Observation of the Tycho supernova remnant with NASA's Chandra X-ray Observatory may provide the first direct evidence of a cosmic event that can accelerate particles to energies a hundred times higher than is achieved by the most powerful particle accelerators on Earth, a release from the Chandra X-Ray Center at Harvard University said.
"We've seen lots of intriguing structures in supernova remnants, but we've never seen stripes before," said Kristoffer Eriksen, a researcher at Rutgers University who led the study. "This made us think very hard about what's happening in the blast wave of this powerful explosion."
The Chandra data suggests magnetic fields can be dramatically amplified in such blast waves and that high-energy charged particles can bounce back and forth across the shock wave repeatedly, gaining energy with each crossing, leaving holes and dense walls -- the "stripes" -- in the magnetic field.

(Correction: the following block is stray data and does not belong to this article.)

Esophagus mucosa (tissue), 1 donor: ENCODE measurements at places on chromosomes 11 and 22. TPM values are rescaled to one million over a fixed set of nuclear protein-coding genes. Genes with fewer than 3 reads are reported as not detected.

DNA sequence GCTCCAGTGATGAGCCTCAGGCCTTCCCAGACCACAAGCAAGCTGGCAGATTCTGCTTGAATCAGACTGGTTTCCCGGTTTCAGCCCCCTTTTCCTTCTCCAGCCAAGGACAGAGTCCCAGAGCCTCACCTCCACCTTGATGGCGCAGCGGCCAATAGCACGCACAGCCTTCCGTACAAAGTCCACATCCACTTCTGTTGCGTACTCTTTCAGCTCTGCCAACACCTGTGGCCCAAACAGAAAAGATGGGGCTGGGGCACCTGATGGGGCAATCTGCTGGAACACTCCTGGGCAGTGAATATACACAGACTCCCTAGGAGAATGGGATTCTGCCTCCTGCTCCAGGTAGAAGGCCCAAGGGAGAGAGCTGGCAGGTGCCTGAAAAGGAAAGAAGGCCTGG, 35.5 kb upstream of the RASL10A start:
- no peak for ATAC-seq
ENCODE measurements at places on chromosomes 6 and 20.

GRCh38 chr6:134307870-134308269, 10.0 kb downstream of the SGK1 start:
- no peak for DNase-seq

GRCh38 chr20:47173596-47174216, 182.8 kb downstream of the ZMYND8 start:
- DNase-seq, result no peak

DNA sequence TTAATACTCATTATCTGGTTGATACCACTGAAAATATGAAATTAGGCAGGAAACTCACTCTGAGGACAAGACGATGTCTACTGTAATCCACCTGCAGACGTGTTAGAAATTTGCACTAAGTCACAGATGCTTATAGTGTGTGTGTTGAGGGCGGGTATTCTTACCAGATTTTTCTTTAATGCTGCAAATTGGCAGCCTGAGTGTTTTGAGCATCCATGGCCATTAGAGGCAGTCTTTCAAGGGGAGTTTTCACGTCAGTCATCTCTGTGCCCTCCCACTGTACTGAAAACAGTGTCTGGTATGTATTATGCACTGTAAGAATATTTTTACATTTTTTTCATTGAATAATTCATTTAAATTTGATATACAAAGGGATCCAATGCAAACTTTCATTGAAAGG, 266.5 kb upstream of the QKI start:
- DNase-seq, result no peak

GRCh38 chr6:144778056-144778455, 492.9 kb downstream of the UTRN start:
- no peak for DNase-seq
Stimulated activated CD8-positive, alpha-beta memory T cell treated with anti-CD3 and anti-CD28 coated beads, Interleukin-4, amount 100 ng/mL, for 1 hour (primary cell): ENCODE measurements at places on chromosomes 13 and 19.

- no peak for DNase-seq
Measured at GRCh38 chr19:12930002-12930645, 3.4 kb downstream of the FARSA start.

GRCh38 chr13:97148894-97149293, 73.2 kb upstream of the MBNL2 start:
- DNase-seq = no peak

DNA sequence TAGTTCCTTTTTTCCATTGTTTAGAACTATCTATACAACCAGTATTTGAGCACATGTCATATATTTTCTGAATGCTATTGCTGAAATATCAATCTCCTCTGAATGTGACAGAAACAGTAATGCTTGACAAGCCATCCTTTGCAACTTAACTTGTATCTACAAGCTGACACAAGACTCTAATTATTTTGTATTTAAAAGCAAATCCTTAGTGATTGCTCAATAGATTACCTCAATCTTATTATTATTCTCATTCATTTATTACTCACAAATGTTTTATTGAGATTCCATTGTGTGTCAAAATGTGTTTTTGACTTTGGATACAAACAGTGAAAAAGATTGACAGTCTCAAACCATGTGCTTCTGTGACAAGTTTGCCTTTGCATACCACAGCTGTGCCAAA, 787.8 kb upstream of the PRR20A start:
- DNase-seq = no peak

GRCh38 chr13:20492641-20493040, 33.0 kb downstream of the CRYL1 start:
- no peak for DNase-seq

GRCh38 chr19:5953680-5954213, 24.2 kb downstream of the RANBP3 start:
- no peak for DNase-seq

"We were excited to discover these stripes because they might allow us to directly track, for the first time, the origin of the most energetic particles produced in our galaxy," said Eriksen. "But, we're not claiming victory yet."
Supernova remnants have long been considered a good candidate for producing cosmic rays in our Galaxy.
"Supernova remnants are our best cosmic laboratories for understanding how nature accelerates the highest energy cosmic rays," said Roger Blandford of Stanford University, who was not involved in the study. "These careful measurements provide a very strong clue as to what actually happens at these giant shock fronts."